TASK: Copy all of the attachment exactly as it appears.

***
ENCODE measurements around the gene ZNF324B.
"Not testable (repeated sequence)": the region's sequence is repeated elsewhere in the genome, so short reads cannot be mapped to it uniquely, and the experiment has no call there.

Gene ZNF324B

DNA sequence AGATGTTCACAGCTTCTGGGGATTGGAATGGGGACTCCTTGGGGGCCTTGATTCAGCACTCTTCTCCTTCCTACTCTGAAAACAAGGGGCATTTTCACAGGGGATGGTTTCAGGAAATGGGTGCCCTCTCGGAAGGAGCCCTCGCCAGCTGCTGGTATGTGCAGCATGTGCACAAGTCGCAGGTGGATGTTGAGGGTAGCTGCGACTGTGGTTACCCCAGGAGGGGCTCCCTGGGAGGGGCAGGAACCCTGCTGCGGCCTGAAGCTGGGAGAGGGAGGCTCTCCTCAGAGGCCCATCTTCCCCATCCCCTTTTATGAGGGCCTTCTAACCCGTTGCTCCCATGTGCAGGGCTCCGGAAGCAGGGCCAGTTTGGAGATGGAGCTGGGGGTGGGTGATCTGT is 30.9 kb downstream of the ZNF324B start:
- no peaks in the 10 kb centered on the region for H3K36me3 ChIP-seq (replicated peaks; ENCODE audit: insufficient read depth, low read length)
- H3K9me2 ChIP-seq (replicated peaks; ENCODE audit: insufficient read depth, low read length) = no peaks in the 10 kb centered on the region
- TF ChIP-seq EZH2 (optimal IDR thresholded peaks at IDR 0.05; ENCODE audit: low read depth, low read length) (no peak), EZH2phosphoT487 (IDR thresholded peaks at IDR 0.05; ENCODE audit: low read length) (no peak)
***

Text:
ENCODE measurements around the gene ZNF324B.
"Not testable (repeated sequence)": the region's sequence is repeated elsewhere in the genome, so short reads cannot be mapped to it uniquely, and the experiment has no call there.

Gene ZNF324B

DNA sequence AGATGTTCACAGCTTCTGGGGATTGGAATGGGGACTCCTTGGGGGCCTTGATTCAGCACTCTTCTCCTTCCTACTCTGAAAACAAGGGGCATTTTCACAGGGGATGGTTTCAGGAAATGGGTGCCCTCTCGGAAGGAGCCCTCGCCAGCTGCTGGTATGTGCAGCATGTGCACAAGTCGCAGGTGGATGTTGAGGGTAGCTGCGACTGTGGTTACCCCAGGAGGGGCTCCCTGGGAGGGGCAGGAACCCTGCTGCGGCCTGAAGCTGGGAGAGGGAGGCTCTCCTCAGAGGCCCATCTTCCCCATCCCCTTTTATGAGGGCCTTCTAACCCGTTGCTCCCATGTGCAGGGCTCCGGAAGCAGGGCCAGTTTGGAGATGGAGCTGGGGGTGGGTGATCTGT is 30.9 kb downstream of the ZNF324B start:
- no peaks in the 10 kb centered on the region for H3K36me3 ChIP-seq (replicated peaks; ENCODE audit: insufficient read depth, low read length)
- H3K9me2 ChIP-seq (replicated peaks; ENCODE audit: insufficient read depth, low read length) = no peaks in the 10 kb centered on the region
- TF ChIP-seq EZH2 (optimal IDR thresholded peaks at IDR 0.05; ENCODE audit: low read depth, low read length) (no peak), EZH2phosphoT487 (IDR thresholded peaks at IDR 0.05; ENCODE audit: low read length) (no peak)